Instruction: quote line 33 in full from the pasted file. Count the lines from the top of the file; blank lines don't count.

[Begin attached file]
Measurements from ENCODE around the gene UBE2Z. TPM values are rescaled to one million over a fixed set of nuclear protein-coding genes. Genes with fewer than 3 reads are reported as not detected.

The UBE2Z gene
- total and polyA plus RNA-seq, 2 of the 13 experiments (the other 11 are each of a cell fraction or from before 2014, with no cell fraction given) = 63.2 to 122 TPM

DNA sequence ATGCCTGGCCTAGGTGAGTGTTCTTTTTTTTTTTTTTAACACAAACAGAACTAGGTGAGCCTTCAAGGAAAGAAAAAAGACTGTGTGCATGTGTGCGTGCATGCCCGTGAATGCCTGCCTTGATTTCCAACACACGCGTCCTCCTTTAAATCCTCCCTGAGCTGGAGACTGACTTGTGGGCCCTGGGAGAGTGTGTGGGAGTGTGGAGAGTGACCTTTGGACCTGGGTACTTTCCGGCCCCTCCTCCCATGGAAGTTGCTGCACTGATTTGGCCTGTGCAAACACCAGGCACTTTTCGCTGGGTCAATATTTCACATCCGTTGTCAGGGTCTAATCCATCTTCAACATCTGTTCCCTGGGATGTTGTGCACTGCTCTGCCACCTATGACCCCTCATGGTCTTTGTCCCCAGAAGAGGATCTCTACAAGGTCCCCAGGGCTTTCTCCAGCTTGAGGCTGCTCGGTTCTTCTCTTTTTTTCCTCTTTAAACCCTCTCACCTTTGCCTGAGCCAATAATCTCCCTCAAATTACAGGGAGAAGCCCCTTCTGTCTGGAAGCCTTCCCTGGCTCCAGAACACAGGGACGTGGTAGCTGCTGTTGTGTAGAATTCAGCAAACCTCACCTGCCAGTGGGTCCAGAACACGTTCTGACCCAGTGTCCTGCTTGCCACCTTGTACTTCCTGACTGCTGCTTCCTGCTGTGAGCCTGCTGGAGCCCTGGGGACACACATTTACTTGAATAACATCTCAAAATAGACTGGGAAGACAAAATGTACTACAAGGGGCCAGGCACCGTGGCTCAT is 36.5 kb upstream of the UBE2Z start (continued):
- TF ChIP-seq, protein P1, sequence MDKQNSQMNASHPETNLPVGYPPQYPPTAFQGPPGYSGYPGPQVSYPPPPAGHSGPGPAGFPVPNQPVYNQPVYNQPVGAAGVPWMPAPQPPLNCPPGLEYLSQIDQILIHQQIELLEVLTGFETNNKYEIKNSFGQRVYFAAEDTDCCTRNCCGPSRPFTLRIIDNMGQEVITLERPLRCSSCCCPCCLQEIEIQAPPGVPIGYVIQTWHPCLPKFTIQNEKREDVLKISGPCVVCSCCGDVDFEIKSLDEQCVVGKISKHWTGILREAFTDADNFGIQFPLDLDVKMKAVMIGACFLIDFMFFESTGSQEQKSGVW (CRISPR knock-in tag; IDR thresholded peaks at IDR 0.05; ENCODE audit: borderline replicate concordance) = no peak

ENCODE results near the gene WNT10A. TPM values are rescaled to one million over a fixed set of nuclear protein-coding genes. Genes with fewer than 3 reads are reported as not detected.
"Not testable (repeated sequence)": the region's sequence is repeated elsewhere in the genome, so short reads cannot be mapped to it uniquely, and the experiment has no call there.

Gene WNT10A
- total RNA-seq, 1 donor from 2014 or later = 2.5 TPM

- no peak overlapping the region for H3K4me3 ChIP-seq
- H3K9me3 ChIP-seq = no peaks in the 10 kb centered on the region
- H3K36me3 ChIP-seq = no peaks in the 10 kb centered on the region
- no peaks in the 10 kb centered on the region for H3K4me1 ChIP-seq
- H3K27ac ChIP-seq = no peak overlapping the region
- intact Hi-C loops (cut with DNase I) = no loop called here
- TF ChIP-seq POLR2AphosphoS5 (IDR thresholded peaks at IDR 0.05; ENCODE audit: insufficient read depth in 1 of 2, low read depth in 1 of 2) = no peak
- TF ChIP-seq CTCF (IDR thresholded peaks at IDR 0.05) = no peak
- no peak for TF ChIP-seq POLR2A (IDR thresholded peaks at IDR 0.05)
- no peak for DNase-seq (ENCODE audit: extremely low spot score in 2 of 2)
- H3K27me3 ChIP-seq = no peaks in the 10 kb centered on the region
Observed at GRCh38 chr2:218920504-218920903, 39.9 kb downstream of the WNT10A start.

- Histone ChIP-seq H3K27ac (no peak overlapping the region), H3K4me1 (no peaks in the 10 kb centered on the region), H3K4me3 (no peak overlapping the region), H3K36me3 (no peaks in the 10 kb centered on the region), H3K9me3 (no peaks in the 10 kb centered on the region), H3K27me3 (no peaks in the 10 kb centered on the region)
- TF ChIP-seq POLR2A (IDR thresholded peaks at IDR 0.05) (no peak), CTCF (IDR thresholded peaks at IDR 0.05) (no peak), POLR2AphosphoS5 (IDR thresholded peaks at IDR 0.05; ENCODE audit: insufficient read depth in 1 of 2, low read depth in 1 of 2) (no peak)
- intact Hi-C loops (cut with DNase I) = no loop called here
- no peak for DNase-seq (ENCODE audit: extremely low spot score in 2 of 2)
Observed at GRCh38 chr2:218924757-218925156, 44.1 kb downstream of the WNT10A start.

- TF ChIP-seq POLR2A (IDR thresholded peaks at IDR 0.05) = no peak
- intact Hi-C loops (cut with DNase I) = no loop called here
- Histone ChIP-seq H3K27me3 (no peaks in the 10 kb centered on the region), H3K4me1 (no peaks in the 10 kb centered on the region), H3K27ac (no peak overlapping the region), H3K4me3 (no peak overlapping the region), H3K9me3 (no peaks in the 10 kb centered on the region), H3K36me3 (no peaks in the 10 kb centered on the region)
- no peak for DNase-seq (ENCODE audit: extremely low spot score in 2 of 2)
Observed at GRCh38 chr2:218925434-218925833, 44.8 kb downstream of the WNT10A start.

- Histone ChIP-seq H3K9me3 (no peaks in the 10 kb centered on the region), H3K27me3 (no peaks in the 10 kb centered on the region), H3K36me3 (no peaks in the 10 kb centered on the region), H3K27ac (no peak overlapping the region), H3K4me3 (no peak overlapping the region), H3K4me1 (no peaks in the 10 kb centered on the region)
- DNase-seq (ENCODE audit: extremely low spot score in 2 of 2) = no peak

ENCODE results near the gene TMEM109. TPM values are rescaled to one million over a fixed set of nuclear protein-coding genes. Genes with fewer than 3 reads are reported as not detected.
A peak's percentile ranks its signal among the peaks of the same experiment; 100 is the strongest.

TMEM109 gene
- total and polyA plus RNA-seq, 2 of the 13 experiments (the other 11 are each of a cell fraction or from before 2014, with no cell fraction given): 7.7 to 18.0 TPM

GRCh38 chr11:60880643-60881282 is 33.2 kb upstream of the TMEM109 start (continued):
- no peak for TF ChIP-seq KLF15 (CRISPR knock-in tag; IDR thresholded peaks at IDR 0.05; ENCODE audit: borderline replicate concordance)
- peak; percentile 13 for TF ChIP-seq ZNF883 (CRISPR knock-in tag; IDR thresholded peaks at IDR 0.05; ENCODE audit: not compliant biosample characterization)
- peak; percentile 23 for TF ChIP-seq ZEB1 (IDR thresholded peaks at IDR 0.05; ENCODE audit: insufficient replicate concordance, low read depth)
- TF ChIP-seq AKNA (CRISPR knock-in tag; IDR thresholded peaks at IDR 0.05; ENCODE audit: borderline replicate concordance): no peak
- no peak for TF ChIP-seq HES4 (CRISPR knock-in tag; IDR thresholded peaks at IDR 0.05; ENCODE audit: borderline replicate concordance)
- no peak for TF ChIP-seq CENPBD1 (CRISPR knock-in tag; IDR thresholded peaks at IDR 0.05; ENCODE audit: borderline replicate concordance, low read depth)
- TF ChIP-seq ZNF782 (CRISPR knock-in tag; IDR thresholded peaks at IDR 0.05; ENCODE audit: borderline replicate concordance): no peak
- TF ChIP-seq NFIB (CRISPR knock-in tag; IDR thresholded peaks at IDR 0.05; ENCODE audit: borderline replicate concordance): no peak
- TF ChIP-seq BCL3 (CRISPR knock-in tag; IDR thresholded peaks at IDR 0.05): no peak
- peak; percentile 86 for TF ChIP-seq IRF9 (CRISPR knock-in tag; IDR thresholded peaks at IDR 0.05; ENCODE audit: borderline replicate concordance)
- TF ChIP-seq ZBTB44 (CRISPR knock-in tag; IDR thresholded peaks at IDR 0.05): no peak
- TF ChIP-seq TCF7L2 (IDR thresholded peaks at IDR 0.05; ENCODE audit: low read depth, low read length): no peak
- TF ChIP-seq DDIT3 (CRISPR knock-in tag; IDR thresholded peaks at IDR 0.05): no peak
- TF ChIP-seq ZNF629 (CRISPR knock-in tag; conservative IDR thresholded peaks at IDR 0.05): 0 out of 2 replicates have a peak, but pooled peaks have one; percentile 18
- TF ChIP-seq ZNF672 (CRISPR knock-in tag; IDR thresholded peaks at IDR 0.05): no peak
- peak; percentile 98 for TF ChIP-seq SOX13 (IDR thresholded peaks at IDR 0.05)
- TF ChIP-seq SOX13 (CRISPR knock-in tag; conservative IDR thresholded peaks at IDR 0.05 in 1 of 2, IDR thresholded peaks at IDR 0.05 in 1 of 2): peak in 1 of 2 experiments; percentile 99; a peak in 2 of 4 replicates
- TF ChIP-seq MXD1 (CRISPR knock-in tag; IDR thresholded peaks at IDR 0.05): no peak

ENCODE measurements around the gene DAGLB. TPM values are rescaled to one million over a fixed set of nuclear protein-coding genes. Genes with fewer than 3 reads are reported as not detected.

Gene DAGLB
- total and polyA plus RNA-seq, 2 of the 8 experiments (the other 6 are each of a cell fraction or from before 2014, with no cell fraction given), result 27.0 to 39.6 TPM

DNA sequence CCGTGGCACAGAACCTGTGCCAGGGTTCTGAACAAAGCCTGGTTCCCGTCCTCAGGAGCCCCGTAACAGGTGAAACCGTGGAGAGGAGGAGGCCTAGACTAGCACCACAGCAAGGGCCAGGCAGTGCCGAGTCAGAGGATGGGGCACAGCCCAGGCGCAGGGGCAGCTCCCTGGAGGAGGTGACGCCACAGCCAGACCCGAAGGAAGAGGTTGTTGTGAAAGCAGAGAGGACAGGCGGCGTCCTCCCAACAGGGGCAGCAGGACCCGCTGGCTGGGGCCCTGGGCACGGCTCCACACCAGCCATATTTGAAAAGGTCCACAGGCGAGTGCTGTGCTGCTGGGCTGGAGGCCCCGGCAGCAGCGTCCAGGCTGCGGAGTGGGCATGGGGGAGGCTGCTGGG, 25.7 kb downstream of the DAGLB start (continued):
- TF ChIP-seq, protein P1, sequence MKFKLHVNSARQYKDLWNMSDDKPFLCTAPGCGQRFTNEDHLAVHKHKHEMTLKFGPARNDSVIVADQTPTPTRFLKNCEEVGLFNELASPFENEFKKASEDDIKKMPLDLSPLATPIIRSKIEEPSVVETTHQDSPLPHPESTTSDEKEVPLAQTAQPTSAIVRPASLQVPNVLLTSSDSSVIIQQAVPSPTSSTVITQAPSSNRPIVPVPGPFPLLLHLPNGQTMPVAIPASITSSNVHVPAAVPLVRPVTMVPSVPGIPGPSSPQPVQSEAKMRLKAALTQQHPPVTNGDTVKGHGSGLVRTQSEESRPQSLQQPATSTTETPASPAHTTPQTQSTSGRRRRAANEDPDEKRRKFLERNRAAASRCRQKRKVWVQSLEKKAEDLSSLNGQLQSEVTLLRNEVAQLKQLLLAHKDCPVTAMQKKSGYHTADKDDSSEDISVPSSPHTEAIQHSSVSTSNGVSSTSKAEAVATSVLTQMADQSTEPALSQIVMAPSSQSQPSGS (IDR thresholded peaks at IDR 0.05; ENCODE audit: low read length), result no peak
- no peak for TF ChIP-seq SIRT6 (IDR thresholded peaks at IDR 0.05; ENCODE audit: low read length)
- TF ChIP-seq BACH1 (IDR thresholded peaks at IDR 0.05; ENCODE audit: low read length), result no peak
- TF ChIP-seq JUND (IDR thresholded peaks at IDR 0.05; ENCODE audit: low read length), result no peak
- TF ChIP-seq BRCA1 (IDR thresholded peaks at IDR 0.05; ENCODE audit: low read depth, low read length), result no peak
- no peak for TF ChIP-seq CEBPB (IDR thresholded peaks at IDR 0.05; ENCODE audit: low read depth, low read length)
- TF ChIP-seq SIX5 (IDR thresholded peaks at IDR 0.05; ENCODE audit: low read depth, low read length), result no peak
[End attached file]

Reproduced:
- DNase-seq (ENCODE audit: extremely low spot score in 2 of 2) = no peak